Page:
‘All mouth and no trousers?’ How many Conservative Party members voted for UKIP in 2015 – and why did they do so?

Published date01 November 2017
Date01 November 2017
2017, Vol. 37(4) 432 –444
© The Author(s) 2017
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DOI: 10.1177/0263395717697344
‘All mouth and no trousers?’
How many Conservative Party
members voted for UKIP in
2015 – and why did they do so?
Paul Webb
University of Sussex, UK
Tim Bale and Monica Poletti
Queen Mary University of London, UK
A survey of ordinary members of the United Kingdom’s Conservative Party carried out in 2013
revealed that nearly 30% of them would seriously consider voting for the country’s radical right
wing populist party (United Kingdom Independence Party (UKIP)). However, we show that at the
general election in 2015, only a very small proportion of them – around 5% of Tory grassroots
members – actually did so, driven it seems mainly by alienation from the leadership and David
Cameron in particular, as well as, perhaps, by concerns about the Conservative-led government’s
austerity policies. However, those party members who did eventually vote for UKIP were still
much more likely to have expressed a propensity to vote for it in 2013 than those who did not.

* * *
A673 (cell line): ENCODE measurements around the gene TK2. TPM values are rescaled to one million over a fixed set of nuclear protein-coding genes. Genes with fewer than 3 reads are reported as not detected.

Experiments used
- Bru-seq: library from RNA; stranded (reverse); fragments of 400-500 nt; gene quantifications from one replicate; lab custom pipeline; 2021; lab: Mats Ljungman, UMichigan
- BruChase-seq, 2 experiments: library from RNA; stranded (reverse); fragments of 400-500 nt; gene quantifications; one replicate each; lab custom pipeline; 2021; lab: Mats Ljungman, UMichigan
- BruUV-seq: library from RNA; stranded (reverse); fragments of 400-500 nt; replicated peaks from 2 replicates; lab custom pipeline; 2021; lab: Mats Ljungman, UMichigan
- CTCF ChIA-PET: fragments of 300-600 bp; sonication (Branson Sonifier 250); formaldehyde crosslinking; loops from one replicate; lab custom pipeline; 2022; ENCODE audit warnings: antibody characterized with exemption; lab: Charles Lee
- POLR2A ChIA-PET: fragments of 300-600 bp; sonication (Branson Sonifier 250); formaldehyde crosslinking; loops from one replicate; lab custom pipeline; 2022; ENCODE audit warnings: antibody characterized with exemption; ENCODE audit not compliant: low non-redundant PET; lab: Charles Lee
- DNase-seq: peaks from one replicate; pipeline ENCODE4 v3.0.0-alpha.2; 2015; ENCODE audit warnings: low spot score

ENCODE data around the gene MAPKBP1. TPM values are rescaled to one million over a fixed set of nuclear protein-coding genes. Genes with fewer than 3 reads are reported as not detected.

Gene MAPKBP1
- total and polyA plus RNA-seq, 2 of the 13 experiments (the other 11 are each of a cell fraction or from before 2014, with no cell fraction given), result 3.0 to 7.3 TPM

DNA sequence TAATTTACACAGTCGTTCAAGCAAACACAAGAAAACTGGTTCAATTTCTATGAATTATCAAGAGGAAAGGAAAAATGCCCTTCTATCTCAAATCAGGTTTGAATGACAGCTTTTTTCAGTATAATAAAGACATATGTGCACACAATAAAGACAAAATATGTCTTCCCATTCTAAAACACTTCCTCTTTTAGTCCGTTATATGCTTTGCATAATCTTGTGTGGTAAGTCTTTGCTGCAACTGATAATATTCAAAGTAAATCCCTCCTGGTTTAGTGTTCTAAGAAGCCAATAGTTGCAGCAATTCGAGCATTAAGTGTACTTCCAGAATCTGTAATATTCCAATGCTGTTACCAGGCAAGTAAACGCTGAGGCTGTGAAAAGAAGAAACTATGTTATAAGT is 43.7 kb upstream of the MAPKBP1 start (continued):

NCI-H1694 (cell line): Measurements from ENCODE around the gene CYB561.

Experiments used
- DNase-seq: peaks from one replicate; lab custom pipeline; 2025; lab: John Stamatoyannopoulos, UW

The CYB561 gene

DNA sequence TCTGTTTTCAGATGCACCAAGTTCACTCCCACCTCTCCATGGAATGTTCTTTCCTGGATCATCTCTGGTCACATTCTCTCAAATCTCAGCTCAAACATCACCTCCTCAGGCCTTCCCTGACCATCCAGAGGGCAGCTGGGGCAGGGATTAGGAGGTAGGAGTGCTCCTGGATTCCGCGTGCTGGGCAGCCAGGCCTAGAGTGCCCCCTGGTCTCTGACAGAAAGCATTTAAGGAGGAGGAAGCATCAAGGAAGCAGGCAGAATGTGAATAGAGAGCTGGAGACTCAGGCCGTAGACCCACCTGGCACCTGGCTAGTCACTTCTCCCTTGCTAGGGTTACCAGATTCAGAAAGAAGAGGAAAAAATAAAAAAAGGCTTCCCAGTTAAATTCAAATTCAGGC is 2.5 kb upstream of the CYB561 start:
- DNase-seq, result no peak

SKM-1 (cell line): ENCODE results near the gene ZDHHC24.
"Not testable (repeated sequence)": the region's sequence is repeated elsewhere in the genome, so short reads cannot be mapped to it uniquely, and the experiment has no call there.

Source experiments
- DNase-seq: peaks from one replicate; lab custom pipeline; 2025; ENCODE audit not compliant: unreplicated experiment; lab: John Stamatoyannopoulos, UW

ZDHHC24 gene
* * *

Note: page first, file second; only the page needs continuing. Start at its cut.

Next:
Since the Conservative Party has not experienced the same increase in membership as some of
its competitors, and since members are an important part of parties’ electoral campaigning, they
should avoid alienating those members they do have – something of which Theresa May appears
to be aware.
Conservative Party, party members, party membership, propensity to vote, UKIP
Received: 9th August 2016; Revised version received: 4th January 2017; Accepted: 16th January 2017
The 2015 general election saw the United Kingdom Independence Party (UKIP), then led
by Nigel Farage, win over 4 million votes, although that impressive total secured it only
one seat in the Commons – that of Douglas Carswell, the MP for Clacton in Essex who
had defected from the Tories to UKIP just 7 months previously. Carswell, of course, was
Corresponding author:
Tim Bale, School of Politics and International Relations, Queen Mary University of London, Mile End Road,
London E1 4NS, UK.
Email: t.bale@qmul.ac.uk
697344POL0010.1177/0263395717697344PoliticsWebb et al.
Research Article

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